Investors are not witnessing the beginning of the "great bond market sell-off" according to HSBC Senior Economic Advisor, Stephen King, as German 10 year government bond yields moved into positive territory for the first time since late June while U.K. gilt yields hit levels not seen since the day of the EU referendum on 23rd June on Monday.
"I don't think that's what's happening at all, no," King told CNBC's Squawk Box Europe's Monday show.
Today's government bond sell-off follows the sharp spike in U.S., U.K. and German yields seen last week. U.K. yields have more than doubled since August, with the 10-year yield jumping 35 basis point in the past two weeks alone.
"There were lots of concerns the Brexit story would undermine the whole global economy…There were lots of worries at the time that things could become very, very bad indeed," says King.
What's changed now he added is that "the global economy is certainly much more stable that people might have feared back in June."
While many factors have been highlighted as contributing to the selling momentum for bonds in these key markets, among the most-cited drivers are a growing belief the U.S.Federal Reserve could move to hike rates in December and rising inflationary expectations, particularly in the U.K.
However, according to King, these elements do not change the fundamental issue of global growth which will act as an ongoing brake inhibiting a large scale bond market sell-off.
"The problem here is that the world is still in a kind of longer-term structural Japanese-type story... Central banks want to raise rates but can't do so easily."
"Overall the underlying story is one of persistently weak nominal growth that gives you very low yields," he summarized.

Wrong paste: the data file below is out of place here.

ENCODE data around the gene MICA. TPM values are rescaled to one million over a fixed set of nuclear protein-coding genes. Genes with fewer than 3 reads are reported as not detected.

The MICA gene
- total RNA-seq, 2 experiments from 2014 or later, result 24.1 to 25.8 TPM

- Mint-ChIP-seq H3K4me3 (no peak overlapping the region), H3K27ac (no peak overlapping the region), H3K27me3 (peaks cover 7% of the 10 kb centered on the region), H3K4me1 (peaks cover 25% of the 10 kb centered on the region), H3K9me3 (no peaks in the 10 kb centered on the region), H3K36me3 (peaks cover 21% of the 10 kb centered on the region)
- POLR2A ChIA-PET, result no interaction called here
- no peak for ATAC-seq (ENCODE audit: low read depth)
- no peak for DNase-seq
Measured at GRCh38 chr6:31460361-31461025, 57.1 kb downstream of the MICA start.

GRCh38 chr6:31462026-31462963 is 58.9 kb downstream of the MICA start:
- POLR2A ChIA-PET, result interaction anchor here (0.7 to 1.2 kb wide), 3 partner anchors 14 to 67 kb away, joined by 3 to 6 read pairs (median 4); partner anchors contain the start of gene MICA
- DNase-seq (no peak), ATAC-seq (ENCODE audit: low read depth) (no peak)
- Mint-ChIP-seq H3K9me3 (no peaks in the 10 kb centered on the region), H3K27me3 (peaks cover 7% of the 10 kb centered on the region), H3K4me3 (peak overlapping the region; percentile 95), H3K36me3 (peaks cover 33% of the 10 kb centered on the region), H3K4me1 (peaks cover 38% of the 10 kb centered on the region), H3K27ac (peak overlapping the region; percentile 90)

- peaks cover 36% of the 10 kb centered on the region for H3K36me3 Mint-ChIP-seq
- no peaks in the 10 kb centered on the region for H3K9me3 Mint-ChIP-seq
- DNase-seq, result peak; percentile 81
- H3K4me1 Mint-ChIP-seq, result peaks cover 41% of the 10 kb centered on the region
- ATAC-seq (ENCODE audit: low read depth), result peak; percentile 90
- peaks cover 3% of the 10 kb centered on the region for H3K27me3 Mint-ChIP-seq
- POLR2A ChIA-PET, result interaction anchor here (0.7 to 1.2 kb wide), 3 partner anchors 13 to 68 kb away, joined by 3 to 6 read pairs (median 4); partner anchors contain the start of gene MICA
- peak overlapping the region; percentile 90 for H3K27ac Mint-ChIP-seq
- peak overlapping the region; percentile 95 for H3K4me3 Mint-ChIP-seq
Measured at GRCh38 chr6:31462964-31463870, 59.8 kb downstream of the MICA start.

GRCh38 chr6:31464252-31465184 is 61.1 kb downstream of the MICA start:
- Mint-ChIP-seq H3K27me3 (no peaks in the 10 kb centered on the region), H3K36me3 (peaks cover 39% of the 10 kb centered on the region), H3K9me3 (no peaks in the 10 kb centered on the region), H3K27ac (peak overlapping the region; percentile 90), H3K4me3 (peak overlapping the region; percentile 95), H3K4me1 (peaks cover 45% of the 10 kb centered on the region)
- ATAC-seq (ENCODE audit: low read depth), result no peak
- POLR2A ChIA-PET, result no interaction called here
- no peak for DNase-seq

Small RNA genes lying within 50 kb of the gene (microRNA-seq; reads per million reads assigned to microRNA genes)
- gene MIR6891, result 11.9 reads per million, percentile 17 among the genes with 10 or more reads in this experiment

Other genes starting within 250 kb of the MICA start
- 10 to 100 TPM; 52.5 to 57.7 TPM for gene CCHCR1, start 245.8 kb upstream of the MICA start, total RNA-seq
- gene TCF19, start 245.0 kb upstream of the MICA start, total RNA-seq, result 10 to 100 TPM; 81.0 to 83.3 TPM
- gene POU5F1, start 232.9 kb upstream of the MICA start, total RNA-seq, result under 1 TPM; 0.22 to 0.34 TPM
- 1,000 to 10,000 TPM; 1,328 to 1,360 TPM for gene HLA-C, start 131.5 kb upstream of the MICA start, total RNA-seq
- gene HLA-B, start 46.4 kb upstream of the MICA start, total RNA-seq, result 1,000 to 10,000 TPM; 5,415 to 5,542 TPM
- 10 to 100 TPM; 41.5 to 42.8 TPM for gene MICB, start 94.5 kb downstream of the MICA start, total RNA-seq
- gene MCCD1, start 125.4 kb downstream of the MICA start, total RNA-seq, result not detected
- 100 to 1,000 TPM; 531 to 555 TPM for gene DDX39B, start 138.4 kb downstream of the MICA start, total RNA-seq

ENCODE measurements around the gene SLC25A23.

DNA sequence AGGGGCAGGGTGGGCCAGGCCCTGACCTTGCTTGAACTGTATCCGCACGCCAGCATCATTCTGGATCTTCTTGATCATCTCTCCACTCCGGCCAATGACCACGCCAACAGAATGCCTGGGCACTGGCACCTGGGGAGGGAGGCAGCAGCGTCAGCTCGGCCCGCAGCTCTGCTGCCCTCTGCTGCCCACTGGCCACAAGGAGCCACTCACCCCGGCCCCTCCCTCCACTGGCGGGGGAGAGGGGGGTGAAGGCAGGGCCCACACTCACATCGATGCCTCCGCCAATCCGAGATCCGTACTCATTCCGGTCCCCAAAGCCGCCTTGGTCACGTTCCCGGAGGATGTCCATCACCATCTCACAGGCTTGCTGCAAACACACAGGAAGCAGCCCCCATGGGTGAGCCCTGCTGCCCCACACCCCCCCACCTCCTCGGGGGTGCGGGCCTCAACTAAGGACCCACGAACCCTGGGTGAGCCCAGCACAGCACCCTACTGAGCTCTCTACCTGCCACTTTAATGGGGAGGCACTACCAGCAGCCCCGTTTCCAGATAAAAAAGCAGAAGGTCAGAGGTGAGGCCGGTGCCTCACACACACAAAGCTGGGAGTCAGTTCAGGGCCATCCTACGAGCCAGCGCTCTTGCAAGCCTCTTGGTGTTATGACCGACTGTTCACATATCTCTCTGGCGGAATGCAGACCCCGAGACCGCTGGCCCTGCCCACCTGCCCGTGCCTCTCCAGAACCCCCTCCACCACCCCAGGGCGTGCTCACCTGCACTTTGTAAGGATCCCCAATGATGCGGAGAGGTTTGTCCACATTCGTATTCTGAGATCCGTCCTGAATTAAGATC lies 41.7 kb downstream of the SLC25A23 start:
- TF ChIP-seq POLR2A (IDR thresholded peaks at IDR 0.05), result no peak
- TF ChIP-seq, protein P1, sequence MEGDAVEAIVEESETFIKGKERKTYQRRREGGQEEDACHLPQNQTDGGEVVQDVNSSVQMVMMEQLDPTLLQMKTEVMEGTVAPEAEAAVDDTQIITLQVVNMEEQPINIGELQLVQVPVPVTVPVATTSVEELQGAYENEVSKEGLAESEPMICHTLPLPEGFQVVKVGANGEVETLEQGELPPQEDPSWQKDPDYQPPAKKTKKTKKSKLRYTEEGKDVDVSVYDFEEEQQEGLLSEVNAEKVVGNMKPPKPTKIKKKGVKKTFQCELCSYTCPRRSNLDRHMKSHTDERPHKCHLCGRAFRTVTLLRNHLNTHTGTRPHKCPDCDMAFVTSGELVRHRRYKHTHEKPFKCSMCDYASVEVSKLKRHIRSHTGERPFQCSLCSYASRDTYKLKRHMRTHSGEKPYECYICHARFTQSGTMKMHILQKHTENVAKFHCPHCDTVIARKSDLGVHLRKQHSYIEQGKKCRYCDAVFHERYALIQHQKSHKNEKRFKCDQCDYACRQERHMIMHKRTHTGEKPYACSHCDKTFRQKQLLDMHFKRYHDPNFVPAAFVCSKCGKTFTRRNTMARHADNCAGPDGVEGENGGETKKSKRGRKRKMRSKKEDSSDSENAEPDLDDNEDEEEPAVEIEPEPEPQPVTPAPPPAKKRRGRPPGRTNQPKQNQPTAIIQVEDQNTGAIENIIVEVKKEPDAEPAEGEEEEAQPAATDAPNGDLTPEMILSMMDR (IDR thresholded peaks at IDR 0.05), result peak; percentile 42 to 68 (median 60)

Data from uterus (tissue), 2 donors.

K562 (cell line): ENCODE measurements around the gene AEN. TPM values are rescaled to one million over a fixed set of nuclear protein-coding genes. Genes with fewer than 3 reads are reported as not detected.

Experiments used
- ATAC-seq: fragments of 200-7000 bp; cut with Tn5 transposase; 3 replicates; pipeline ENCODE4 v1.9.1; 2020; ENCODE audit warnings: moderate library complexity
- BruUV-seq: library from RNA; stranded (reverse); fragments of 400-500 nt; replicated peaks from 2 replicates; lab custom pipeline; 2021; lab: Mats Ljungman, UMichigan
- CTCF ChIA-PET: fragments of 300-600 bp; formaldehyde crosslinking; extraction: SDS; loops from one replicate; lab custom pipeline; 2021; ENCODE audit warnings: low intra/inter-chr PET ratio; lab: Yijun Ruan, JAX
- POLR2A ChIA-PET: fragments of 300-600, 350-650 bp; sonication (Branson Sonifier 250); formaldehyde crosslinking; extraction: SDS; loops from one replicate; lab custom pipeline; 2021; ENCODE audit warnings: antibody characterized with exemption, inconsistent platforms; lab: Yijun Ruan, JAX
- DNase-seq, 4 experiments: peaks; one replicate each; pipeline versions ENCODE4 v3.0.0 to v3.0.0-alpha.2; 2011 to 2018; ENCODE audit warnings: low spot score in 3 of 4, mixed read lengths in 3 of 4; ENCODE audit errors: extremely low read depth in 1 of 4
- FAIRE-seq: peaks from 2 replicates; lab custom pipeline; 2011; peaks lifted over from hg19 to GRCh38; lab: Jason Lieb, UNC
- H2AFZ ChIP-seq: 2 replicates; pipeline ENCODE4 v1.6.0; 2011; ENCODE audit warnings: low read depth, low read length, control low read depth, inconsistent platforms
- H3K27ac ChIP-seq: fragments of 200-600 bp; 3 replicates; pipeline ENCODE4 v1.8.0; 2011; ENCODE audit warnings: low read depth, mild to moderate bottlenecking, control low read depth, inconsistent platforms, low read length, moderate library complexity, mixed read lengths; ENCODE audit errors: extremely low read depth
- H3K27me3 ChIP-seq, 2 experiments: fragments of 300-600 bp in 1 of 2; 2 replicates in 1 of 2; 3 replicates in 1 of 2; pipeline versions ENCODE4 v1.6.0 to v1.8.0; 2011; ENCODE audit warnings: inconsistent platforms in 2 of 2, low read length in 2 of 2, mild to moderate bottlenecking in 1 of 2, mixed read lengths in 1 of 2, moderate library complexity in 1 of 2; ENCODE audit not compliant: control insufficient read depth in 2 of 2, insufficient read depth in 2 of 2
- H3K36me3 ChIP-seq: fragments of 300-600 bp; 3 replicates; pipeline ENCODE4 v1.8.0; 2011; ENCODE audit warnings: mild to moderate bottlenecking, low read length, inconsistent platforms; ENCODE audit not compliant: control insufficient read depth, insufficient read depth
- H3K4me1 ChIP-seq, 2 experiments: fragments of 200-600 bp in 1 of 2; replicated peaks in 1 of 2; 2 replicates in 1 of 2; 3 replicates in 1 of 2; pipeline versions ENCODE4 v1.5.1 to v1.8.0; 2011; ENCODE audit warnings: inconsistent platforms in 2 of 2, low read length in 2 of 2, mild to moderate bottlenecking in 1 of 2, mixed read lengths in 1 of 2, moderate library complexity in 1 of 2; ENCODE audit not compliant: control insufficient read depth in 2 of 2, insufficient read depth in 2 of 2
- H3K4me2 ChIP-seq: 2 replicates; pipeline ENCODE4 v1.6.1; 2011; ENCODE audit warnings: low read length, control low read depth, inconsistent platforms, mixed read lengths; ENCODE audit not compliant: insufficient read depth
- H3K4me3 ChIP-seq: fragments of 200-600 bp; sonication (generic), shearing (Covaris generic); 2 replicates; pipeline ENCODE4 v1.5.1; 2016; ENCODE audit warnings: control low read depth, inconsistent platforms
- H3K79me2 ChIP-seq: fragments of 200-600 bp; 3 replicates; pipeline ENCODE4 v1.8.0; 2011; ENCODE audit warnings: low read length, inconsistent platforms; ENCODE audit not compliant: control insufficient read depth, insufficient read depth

King's view contrasts with the findings of a survey last week out of the CFA Society, which polled 11,000 U.K. members employed in the investment industry, 82 percent of whom contended global bonds are overvalued at current levels.
This is the most negative read on bond prices since the survey question was first asked to members in 2012.
Meanwhile, Bank of America Merrill Lynch reported government bond funds last week suffered their biggest outflow of 2016 and the highest in 48 weeks. Furthermore, it reported "aggressive" client selling of stocks in telcos, utilities and Real Estate Investment Trusts, sectors often seen as "bond proxies".
The note from the investment bank suggested this trend reflected "fear of 'peak liquidity' and lower central bank support for Wall St in 2017."
So where should investors be looking? Peter Ganry, Head of Equity Strategy at Saxo Bank, speaking on Squawk Box Europe on Monday, said it would be key to watch whether risk-parity funds start reducing their fixed income exposure.
According to Ganry, "We know from the previous big sell-off we had from risk-parity funds in the last year that the way the portfolio was set-up they had a little more duration risk. If that's still the case it could mean a pretty sizeable sell-off. "
"I think this is one of the key risks in financial markets that we suddenly get that snap in the fixed income market. We've seen it before and obviously it can happen again."